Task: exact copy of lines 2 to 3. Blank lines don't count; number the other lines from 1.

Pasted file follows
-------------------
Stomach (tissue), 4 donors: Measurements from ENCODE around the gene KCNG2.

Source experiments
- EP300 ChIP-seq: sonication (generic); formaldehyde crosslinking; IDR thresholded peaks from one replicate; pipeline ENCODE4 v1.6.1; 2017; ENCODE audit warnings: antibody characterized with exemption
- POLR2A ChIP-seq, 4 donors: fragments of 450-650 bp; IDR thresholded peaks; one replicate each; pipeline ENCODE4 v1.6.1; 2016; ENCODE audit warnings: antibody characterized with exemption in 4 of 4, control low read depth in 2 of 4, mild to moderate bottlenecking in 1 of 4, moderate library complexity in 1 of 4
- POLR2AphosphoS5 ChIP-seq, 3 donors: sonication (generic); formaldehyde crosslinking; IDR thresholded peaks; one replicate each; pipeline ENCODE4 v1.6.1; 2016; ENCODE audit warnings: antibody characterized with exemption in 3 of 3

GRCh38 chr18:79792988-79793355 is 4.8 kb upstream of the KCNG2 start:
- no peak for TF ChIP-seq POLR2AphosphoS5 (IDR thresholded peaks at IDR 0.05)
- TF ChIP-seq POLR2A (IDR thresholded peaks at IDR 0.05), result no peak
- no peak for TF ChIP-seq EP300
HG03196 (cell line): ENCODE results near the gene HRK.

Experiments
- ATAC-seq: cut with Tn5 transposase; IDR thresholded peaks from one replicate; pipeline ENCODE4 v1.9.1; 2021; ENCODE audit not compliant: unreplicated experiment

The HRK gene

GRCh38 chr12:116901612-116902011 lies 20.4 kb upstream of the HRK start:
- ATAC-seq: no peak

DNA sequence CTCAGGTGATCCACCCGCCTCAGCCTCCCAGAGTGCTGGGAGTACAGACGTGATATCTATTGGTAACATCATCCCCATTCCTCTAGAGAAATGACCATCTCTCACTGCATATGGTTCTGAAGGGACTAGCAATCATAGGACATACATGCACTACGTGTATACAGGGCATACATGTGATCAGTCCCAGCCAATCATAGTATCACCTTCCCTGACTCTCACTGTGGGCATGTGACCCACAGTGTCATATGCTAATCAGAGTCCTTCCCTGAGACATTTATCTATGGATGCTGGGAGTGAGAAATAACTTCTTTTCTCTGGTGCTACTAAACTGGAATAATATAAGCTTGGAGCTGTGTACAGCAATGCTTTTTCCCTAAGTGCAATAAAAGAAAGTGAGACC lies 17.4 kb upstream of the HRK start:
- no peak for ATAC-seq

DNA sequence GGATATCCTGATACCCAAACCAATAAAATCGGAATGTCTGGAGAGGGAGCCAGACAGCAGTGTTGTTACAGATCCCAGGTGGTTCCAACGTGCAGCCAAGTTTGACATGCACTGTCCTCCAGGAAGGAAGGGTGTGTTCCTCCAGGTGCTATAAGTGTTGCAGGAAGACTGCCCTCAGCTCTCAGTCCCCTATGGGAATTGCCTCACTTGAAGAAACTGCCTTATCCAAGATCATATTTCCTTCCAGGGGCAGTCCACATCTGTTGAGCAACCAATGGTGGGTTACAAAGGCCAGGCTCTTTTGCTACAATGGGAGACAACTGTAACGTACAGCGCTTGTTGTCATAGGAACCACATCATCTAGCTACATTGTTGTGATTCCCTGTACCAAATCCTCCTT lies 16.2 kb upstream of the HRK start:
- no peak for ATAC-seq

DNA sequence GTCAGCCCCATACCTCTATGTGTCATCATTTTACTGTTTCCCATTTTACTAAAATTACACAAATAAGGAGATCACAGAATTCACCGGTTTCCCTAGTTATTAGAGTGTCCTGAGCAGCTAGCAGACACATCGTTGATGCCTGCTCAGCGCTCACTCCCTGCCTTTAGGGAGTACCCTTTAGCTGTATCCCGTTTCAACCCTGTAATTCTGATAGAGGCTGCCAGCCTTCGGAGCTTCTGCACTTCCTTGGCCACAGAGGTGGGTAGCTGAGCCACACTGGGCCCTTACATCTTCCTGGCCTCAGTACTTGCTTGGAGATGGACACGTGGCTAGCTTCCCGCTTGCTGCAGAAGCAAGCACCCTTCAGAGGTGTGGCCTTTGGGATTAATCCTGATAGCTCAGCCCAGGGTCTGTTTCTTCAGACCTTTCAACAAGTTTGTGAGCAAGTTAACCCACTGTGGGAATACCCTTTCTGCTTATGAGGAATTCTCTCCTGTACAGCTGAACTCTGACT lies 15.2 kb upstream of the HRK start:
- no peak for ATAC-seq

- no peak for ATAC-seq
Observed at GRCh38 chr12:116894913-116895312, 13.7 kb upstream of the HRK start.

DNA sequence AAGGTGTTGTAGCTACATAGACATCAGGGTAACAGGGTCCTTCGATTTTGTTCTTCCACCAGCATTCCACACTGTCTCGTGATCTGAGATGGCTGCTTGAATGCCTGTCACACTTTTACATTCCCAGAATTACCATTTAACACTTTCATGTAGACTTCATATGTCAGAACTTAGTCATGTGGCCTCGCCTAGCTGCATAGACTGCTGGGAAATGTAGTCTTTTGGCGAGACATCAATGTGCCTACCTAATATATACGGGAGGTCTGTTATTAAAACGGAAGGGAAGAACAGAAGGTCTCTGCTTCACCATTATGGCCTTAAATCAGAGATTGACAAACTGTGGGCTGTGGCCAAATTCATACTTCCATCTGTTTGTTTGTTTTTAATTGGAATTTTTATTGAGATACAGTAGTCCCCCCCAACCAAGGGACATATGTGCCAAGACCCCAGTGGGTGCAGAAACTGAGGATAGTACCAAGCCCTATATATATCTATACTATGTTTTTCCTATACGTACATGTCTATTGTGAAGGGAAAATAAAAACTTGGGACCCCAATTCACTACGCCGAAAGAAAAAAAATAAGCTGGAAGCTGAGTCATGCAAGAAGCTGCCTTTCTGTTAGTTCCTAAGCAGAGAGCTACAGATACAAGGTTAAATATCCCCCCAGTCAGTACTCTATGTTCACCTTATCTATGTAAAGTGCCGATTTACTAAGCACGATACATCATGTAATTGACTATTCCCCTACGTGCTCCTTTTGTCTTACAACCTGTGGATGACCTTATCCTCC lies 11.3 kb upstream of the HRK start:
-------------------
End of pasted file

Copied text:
Source experiments
- EP300 ChIP-seq: sonication (generic); formaldehyde crosslinking; IDR thresholded peaks from one replicate; pipeline ENCODE4 v1.6.1; 2017; ENCODE audit warnings: antibody characterized with exemption